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Convicted scam artist James O'Keefe has crapped another pair of videos into the world, and while the videos have been burning up social media via the pro-Trump pro-Breitbart crowd, the cable news media has yet to fully pick up the story -- at least that I'm aware of. Nor is it getting much traction among rational normals elsewhere. But the videos are out there, and we can expect the press to make all the same mistakes, chief among them believing the "revelations" in the video are real, or, at the very least, giving the revelations the benefit of the doubt...

...even though it's highly likely the videos are bogus.

We'll circle back to that, but for what it's worth, here's the gist of the two-part "Project Veritas" bombshell. O'Keefe and his team of Breitbart hooligans scammed their way into meetings with two Democratic Party operatives, specifically Scott Foval from Americans United For Change, along with Robert Creamer from Democracy Partners. The two consultants allegedly revealed that they not only orchestrated communications between the Hillary Clinton campaign and super-PACs via intermediaries including the DNC, but they also apparently coordinated dirty tricks to incite Trump supporters into violent outbursts.

This is the extent of the revelations -- that is if the content of the videos is to be believed, and it shouldn't be. Obviously. Why? Because James O'Keefe has yet to produce a single sting video that's held up to scrutiny. He's a known faker. All of his major videos have been proven to have been deceptively edited, most recently 2015's Planned Parenthood videos alleging that the organization was selling fetus parts on the black market. While O'Keefe himself didn't create the videos, his footprint is all over that trove of fraudulent videos and many others produced by friends and colleagues. The Planned Parenthood videos turned out to be highly edited and ultimately debunked, just like all the others.

Most famously, O'Keefe posted a series of videos alleging to indict the community organizing group ACORN for offering "advice" to a pimp, laughably played by O'Keefe, in a human trafficking scheme. Another video included footage of O'Keefe, again dressed as a pimp, appearing to receive tax evasion advice from an ACORN employee. The press and the GOP went absolutely bananas, to the point of successfully voting to de-fund ACORN. The organization was forced to filed Chapter 7 in 2010 and ceased to exist. Yet the GOP continued to vote on resolutions to de-fund ACORN for many years after it closed its doors.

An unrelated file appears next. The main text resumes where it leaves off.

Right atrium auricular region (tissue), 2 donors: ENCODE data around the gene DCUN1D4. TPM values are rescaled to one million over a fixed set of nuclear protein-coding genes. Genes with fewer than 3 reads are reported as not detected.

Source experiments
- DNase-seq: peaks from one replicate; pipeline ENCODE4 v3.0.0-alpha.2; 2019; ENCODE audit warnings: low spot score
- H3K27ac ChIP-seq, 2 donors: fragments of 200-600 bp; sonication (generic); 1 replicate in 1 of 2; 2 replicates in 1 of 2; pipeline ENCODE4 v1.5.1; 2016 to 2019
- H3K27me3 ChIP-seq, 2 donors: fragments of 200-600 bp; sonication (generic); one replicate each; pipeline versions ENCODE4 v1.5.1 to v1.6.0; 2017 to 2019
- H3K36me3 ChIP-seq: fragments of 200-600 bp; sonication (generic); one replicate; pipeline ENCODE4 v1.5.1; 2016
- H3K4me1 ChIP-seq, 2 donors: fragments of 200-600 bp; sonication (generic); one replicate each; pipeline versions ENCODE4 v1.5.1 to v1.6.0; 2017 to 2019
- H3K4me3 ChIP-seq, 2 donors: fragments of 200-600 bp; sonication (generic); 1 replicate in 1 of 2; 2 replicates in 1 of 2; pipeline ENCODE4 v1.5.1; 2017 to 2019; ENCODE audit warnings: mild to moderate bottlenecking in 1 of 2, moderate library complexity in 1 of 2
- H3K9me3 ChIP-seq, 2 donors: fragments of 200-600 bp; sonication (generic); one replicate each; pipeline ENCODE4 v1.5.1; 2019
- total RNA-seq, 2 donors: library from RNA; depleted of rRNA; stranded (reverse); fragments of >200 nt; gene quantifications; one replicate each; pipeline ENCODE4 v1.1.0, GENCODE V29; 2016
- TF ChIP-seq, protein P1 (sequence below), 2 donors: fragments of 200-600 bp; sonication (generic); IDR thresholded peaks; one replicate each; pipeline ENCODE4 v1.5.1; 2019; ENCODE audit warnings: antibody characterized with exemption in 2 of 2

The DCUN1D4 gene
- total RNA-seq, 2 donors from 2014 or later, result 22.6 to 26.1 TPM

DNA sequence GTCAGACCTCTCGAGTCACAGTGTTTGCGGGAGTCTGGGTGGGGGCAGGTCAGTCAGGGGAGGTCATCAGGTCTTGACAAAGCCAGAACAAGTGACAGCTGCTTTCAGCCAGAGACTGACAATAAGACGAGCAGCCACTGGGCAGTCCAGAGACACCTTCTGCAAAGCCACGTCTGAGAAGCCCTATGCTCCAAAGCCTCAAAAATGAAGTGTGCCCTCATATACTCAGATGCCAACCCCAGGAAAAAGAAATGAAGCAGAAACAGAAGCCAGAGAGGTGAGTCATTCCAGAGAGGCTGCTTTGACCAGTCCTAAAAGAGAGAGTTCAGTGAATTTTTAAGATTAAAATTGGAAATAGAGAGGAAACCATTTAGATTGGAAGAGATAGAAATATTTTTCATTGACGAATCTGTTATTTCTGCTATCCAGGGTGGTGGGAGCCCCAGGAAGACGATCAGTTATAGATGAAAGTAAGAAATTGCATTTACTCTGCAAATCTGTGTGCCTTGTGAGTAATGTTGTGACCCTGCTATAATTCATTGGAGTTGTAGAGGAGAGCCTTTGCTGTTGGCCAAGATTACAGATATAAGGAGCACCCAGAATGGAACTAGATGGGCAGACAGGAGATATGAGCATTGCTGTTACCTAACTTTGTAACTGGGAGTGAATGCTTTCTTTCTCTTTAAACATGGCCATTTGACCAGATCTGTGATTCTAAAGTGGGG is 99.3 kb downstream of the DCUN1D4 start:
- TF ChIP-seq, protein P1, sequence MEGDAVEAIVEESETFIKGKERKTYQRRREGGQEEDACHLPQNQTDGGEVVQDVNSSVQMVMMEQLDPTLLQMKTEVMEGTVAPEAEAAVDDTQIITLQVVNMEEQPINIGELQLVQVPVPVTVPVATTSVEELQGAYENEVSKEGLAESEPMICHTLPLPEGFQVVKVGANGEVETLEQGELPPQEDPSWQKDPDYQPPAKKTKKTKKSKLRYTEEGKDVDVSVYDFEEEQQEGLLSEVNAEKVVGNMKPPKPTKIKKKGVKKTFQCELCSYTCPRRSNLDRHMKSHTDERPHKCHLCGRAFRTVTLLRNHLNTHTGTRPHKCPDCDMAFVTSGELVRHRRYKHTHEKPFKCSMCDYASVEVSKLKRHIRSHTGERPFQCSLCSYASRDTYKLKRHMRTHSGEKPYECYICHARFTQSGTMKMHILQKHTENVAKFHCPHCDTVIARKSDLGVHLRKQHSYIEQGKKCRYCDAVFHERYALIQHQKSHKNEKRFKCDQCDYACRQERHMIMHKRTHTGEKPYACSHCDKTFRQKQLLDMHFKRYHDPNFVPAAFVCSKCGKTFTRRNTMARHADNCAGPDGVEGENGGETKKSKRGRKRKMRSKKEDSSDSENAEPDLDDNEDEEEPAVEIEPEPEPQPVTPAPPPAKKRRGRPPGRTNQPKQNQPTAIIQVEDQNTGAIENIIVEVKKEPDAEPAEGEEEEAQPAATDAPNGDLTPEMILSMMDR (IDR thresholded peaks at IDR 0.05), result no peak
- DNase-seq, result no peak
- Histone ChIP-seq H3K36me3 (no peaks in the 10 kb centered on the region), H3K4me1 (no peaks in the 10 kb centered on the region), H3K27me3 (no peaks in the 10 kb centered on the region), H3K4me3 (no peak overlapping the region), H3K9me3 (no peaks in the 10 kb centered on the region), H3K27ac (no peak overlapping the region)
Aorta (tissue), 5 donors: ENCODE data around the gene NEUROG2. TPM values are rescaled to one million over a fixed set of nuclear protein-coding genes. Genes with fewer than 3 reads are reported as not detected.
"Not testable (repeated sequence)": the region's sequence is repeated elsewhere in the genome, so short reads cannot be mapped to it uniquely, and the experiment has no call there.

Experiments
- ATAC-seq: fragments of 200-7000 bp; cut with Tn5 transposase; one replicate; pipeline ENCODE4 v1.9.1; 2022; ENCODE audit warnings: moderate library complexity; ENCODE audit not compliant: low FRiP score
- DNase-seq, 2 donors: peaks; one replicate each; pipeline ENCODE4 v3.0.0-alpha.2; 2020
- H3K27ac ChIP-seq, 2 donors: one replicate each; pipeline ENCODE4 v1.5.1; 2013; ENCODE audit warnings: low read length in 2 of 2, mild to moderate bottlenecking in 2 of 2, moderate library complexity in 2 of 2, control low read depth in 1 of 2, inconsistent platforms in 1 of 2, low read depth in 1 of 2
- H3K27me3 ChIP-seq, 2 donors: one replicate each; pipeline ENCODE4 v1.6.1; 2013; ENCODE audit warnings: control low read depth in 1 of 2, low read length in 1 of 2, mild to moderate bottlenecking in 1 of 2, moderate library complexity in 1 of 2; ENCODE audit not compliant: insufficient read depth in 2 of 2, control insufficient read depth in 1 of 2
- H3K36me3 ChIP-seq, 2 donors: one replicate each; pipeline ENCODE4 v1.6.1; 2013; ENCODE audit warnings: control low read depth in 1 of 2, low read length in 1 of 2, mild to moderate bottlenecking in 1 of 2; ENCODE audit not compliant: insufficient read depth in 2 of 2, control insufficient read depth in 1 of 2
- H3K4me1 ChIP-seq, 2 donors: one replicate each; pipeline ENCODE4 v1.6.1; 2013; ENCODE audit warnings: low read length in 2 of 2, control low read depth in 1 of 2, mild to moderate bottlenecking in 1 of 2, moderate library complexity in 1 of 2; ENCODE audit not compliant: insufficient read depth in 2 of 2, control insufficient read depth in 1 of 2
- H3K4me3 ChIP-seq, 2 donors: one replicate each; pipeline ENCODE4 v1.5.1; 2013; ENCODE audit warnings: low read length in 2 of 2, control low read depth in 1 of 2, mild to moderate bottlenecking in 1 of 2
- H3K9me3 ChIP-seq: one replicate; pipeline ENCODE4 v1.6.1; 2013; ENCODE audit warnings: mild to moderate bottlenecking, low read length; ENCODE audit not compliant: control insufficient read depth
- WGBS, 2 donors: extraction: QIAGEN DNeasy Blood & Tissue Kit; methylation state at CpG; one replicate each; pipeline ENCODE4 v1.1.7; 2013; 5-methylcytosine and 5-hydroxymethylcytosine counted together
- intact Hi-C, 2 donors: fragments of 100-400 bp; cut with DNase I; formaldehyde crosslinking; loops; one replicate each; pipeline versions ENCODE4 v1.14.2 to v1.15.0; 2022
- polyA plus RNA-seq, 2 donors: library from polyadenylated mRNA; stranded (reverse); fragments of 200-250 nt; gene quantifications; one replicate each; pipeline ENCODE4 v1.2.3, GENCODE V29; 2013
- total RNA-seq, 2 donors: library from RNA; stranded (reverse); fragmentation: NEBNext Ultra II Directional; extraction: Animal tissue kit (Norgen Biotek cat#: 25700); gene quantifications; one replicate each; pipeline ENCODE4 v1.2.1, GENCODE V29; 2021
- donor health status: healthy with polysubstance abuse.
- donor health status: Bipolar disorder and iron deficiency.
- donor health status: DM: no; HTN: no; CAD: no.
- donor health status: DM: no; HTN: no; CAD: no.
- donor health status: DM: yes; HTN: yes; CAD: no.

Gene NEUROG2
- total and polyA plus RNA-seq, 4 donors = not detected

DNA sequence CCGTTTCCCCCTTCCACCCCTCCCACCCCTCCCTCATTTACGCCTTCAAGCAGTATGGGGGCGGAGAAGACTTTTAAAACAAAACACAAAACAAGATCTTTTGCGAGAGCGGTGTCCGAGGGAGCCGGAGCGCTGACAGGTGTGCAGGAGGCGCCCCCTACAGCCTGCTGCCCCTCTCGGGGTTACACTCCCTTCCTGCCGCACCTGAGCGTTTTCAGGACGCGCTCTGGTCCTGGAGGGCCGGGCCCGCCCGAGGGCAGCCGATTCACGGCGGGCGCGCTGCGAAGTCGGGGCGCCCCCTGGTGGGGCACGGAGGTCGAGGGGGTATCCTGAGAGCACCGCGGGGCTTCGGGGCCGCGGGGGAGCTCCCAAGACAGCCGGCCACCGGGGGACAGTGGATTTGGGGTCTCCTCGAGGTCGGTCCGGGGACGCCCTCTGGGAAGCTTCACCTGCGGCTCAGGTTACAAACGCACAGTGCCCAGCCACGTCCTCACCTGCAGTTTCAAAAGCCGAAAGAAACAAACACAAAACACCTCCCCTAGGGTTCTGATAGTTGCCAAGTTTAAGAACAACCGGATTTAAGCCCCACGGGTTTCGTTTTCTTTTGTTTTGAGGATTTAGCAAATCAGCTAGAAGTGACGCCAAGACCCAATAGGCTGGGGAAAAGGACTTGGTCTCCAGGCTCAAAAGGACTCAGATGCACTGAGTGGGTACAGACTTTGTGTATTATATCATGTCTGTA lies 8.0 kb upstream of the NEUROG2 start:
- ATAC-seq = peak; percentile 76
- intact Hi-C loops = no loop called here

The ACORN videos were proved to be deceptively edited by the Government Accountability Office, as well as numerous fact-checking organizations. If this sounds like a familiar routine, it is. It happens every time. The videos circulate the globe; Republicans rend their garments; and then reasonable people debunk all of it.

Another video targeted an NPR official for seeming to confess that the GOP had been hijacked by Islamophobia and "seriously racist, racist people." The video also alleged that NPR had colluded with the Muslim Brotherhood, which is ludicrous on its face. This time it was Glenn Beck's The Blaze that debunked the videos, comparing the edited footage with the later-released unedited video.

Meanwhile, O'Keefe was convicted for breaking into the offices of Sen. Mary Landrieu with the intention of bugging her phones.

Back to the new "October Surprise" videos. Are they fake? We don't know for sure yet, but past is prologue so they very likely are. O'Keefe hasn't released the unedited footage yet, but looking at the videos it's easy to see how the key bits of audio and video were packaged to make them seem unsavory. The unedited footage will likely prove otherwise.

Tuesday's headlines ballyhooed the firing of Scott Foval, who figures prominently in the new allegations. And, of course, Trump supporters are taking this as vindication for O'Keefe and the content of the videos. But this isn't the first time figures who were caught up in O'Keefe's Jackass-like stunts were fired. In fact, an ACORN employee, Juan Carlos Vera, who was fired for appearing in O'Keefe's videos sued O'Keefe, forcing the prankster to pay him $100,000 in compensation. And you might recall the name Shirley Sherrod, who was fired after being caught in a Breitbart/O'Keefe production saying something she didn't actually say. She was later exonerated.

Oh, and you can absolutely expect Trump to mention the videos during Wednesday night's debate. Hopefully, Hillary is prepared for it with the roster of O'Keefe scams, settlements and, naturally, his conviction in the Landrieu break-in.